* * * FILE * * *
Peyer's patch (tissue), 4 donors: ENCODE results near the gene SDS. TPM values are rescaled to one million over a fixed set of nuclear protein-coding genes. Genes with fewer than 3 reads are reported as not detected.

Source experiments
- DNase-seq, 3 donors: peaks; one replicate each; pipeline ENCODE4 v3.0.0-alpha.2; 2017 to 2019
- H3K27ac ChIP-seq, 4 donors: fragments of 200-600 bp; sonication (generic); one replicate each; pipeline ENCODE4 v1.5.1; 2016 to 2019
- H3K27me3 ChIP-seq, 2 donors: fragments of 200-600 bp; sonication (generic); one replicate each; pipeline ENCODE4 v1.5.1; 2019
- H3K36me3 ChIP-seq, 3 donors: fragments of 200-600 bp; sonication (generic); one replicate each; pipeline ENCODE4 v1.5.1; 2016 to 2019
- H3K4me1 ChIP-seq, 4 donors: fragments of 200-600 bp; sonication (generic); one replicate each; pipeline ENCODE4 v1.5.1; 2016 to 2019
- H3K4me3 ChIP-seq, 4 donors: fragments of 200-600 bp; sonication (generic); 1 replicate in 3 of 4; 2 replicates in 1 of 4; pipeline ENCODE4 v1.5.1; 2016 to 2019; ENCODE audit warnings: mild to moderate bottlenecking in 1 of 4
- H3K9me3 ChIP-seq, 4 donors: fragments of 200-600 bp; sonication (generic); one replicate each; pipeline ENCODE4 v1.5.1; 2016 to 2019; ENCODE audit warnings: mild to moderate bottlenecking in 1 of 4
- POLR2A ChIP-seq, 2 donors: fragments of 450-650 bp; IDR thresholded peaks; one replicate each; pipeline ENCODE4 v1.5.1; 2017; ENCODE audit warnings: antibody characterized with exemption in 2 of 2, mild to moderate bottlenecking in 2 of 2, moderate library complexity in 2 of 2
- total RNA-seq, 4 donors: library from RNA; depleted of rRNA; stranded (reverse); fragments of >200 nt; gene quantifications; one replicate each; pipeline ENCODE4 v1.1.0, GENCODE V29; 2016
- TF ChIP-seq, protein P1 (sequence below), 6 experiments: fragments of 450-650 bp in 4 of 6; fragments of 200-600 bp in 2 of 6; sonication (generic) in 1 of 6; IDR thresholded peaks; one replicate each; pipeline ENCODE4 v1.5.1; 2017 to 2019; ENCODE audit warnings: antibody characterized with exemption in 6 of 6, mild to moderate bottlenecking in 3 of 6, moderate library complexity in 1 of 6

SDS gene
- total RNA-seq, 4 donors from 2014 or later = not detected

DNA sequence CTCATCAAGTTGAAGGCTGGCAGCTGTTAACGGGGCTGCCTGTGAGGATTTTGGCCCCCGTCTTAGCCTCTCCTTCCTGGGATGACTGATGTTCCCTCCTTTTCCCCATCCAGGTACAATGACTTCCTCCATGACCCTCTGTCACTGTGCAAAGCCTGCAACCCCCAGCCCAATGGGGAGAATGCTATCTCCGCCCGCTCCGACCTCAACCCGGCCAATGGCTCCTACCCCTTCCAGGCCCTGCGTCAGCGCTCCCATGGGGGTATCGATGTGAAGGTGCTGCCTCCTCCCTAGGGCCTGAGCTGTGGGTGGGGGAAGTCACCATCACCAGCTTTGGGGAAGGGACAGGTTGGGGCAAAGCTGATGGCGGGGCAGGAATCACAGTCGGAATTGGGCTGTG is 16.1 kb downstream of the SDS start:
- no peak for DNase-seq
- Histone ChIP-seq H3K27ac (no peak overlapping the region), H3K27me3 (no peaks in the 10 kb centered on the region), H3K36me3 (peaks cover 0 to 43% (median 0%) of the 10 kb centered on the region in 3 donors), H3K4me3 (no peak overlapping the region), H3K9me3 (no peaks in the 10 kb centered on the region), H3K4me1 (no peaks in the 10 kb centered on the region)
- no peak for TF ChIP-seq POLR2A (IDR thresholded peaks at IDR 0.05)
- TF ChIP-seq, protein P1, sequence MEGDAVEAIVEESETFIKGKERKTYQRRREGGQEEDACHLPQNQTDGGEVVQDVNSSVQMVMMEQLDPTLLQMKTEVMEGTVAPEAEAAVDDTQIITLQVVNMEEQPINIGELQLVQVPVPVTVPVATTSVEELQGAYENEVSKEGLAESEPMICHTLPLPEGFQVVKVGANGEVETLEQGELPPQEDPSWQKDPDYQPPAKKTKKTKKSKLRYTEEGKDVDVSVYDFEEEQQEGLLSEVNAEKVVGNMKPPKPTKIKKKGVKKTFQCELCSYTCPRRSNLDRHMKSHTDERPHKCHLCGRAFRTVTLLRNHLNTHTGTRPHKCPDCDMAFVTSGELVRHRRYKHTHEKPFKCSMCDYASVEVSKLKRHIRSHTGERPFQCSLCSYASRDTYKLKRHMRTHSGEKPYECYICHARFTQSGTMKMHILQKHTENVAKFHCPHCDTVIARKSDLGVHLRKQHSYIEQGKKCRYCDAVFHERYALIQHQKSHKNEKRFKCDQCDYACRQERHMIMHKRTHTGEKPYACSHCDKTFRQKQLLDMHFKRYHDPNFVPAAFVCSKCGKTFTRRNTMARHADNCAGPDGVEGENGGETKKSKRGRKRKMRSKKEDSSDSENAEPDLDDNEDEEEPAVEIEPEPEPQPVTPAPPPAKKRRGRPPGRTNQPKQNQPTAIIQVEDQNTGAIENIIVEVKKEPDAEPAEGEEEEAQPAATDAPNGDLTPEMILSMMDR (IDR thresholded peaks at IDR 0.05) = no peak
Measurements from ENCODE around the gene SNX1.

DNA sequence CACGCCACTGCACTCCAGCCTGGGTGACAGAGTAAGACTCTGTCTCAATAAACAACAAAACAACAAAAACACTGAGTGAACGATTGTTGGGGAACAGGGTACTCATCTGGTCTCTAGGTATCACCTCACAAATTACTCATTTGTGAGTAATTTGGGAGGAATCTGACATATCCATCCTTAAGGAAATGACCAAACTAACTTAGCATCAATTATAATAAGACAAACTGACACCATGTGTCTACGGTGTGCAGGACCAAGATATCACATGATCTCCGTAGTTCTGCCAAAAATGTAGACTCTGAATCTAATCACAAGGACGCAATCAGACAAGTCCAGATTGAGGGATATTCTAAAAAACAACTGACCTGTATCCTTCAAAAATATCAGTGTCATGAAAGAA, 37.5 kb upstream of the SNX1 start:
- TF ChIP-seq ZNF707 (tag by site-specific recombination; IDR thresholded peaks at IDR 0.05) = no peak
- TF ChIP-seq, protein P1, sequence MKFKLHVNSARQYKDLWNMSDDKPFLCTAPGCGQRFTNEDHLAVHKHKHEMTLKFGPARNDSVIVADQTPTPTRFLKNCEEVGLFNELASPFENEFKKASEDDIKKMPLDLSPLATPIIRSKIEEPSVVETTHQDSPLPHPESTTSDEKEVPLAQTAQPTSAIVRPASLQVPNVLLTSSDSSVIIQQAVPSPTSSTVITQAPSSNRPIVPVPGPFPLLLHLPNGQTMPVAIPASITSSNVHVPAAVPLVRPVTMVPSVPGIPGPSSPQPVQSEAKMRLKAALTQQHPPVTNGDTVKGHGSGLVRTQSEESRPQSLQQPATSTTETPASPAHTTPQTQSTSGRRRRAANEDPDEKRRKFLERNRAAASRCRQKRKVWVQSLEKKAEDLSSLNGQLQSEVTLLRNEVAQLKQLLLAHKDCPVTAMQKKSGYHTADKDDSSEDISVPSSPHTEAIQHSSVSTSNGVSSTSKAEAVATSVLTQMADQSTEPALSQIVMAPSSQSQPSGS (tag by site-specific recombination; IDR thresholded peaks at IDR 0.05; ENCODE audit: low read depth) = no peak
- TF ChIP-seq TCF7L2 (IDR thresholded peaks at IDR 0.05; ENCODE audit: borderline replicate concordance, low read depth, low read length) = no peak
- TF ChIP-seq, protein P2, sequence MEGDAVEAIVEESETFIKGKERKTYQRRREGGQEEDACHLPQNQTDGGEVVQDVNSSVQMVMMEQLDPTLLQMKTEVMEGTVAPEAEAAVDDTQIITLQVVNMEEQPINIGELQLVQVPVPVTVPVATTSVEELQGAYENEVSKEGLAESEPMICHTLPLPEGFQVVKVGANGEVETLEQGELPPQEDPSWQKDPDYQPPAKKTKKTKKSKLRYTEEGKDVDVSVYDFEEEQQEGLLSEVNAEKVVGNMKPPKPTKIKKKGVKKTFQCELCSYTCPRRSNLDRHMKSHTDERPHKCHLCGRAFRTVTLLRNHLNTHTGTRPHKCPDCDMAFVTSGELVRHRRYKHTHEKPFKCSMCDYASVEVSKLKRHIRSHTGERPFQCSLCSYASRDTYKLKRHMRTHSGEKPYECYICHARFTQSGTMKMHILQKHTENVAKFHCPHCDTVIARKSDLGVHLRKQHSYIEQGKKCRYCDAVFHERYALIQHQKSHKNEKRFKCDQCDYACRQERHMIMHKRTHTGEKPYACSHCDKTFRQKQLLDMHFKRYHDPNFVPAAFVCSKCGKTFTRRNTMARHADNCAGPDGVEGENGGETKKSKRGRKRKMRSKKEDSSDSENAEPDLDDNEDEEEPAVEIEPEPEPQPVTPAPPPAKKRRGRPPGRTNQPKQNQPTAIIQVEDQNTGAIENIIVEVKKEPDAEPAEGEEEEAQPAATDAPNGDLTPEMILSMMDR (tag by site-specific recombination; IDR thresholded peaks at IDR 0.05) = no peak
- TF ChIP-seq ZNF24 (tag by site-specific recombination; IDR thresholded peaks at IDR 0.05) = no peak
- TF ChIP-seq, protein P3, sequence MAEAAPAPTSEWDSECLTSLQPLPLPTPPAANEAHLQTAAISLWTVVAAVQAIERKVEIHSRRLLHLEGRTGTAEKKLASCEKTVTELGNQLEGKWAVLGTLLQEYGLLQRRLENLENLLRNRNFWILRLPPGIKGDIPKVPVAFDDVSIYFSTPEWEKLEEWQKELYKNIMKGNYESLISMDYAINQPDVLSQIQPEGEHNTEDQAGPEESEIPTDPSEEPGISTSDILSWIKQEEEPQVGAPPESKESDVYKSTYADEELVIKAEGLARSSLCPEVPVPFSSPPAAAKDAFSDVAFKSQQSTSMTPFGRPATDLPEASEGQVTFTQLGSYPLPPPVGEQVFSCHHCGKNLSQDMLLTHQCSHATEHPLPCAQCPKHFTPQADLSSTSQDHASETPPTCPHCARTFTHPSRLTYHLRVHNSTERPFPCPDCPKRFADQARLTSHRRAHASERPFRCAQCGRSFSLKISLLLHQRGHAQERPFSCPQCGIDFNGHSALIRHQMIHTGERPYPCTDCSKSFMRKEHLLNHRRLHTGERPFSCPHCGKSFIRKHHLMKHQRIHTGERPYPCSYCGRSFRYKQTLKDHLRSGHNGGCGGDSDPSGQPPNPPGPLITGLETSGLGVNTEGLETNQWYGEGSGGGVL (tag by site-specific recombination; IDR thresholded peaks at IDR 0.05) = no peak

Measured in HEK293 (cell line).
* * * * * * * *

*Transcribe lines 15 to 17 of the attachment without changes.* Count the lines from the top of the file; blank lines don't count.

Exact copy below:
DNA sequence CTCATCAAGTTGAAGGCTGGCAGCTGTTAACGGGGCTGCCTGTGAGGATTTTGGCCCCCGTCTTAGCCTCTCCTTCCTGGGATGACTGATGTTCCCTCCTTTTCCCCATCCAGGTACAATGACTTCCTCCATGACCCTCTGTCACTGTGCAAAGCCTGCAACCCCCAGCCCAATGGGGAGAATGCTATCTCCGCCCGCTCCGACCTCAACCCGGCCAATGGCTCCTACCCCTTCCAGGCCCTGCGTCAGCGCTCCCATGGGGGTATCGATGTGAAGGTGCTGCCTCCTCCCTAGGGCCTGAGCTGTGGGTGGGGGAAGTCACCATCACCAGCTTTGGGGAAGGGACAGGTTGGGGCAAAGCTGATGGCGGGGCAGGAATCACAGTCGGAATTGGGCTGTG is 16.1 kb downstream of the SDS start:
- no peak for DNase-seq
- Histone ChIP-seq H3K27ac (no peak overlapping the region), H3K27me3 (no peaks in the 10 kb centered on the region), H3K36me3 (peaks cover 0 to 43% (median 0%) of the 10 kb centered on the region in 3 donors), H3K4me3 (no peak overlapping the region), H3K9me3 (no peaks in the 10 kb centered on the region), H3K4me1 (no peaks in the 10 kb centered on the region)